Istanbul and found weapons, explosives and bomb making instructions. Allegedly,
there was also documentation showing the IHH was planning to take part in terror
attacks in Afghanistan, Chechnya and Bosnia as well.
We can’t let this
story get buried.
Israel has taken a weak stance towards Turkey on the
flotilla. We were in the right in stopping the boats from reaching Gaza. We
regret the loss of life but our soldiers were attacked and their lives were at
risk. We have repeatedly tried to mend fences with Ankara, to no avail. That has
not stopped the Turks from demanding an apology and reparations, slapping
sanctions on us and indicting the top IDF commanders who were involved in the
raid. This is something which we should not tolerate.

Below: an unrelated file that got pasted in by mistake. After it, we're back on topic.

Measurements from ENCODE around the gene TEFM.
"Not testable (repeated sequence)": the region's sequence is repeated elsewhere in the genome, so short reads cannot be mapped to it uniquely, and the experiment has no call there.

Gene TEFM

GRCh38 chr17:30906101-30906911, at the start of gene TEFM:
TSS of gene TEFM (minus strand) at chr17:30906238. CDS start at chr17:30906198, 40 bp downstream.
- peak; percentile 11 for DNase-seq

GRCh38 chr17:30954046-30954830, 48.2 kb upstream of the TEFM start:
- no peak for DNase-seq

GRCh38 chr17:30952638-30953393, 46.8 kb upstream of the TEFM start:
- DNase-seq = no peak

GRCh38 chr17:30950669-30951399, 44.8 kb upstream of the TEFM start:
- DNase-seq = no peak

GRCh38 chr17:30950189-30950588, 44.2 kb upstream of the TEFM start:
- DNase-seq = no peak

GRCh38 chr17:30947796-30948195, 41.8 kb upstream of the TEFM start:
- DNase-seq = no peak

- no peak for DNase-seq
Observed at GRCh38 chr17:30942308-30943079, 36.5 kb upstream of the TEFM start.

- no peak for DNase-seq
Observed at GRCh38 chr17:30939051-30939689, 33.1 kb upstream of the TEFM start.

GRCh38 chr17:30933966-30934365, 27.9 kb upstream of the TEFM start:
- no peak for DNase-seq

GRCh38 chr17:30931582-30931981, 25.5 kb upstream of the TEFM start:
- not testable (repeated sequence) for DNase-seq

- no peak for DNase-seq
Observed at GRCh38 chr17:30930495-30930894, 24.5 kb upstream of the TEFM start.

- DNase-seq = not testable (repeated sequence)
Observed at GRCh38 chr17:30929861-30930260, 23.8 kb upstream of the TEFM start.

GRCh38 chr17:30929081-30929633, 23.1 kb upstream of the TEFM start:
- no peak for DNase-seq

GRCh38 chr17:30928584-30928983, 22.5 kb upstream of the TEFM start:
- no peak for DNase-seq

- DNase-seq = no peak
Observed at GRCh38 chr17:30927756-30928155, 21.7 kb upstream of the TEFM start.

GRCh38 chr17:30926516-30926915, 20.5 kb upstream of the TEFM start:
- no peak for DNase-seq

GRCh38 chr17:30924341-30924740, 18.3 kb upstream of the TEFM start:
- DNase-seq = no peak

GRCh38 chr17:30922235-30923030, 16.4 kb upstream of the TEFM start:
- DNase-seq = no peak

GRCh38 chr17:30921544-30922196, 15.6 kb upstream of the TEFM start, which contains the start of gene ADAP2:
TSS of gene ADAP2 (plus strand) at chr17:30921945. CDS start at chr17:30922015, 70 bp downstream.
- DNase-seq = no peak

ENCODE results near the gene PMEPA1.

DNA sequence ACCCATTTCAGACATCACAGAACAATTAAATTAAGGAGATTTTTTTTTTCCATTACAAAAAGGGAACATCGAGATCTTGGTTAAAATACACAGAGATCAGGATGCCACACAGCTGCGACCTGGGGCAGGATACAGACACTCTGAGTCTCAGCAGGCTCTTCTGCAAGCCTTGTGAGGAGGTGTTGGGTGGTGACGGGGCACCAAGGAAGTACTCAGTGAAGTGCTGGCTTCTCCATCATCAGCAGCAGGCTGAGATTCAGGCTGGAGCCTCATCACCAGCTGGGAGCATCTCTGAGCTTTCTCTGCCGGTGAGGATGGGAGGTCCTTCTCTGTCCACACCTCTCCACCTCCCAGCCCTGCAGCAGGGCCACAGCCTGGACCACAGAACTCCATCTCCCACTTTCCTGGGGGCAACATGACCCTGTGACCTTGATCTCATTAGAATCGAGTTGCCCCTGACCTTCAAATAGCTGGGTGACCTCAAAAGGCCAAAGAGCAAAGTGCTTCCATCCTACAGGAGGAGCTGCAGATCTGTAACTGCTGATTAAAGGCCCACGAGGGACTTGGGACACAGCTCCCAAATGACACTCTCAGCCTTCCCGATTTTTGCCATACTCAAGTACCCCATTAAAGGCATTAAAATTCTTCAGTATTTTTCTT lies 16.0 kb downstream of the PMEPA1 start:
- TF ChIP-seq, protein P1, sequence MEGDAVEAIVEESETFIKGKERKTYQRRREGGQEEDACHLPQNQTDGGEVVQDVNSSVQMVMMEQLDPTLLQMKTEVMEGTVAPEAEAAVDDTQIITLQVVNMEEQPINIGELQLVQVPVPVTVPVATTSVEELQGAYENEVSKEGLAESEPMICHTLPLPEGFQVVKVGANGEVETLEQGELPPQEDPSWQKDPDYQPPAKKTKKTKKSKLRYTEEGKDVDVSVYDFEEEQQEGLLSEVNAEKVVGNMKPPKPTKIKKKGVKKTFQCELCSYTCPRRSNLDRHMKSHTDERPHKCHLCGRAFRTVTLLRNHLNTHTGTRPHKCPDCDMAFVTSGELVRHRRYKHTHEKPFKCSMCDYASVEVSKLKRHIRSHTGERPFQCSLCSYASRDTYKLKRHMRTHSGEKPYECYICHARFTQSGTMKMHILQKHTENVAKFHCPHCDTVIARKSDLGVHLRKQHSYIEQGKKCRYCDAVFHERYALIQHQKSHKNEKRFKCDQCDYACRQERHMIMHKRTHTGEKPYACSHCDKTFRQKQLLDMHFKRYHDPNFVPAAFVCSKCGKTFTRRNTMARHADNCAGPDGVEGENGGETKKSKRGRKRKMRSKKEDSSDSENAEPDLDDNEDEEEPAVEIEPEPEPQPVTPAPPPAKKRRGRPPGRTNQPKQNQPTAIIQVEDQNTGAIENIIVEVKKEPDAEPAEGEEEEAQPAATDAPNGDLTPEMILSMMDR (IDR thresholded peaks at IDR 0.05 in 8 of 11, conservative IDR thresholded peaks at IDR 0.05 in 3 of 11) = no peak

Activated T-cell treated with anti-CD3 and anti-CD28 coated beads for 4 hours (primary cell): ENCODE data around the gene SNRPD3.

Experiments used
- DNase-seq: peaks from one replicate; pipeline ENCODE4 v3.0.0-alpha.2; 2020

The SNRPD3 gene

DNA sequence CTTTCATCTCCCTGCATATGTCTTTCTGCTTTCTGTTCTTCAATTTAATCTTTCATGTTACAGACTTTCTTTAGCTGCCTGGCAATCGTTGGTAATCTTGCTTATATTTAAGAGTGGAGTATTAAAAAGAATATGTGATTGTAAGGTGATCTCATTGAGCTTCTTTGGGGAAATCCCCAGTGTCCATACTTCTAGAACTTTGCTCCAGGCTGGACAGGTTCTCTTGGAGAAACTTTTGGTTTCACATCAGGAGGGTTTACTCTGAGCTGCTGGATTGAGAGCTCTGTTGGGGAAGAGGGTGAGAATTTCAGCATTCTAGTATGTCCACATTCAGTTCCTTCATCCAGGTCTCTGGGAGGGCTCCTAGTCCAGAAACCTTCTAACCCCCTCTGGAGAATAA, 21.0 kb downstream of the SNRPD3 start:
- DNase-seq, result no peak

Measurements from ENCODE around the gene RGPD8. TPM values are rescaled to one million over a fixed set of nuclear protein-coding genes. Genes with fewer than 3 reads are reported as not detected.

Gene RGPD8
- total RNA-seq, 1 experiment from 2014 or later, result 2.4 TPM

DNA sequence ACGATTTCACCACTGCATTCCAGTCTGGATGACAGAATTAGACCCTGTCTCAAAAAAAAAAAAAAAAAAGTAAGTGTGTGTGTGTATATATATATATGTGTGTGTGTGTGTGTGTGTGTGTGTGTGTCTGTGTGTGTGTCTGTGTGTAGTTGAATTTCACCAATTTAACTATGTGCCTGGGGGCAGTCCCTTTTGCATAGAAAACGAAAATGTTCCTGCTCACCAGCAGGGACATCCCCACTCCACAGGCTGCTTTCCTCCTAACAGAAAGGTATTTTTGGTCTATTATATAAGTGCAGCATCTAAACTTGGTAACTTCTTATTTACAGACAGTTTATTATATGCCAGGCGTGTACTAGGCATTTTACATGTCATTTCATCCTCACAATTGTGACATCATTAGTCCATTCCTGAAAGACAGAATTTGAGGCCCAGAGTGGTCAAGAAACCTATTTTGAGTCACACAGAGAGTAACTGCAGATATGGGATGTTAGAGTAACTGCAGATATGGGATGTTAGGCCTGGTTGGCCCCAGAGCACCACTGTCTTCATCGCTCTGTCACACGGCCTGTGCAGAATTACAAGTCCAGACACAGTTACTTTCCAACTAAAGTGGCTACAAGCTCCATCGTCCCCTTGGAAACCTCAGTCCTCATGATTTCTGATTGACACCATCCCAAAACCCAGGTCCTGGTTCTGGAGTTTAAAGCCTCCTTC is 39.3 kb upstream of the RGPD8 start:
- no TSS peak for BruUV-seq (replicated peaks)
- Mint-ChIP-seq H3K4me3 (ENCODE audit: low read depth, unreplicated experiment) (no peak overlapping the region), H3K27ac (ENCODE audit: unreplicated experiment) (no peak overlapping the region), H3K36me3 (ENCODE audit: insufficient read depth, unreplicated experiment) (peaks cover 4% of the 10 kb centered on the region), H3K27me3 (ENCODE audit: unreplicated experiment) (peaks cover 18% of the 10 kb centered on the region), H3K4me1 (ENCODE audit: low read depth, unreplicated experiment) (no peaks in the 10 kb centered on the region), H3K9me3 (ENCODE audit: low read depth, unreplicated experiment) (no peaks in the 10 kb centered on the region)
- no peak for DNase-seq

So now the time has
come for Israel’s public diplomacy to spearhead an offensive. Not only should we
press the story of the Yildirim investigation, we should be pointing out that
this is not the first story to indicate that the IHH is rooted in terrorism and
murder. We have the ammunition – it’s time to use it.
While we coordinate
this media blitz and hopefully gain some leverage, our diplomats must discreetly
reach out to and propose an end to the diplomatic freeze. While there
were some innocent activists aboard the boats, the flotilla was organized by a
terrorist organization. It’s time to put the incident aside and offer a
normalization of relations. We shouldn’t ask for an apology, but should be ready
to match every demand that Turkey made from us, if that normalization is
The writer is an independent media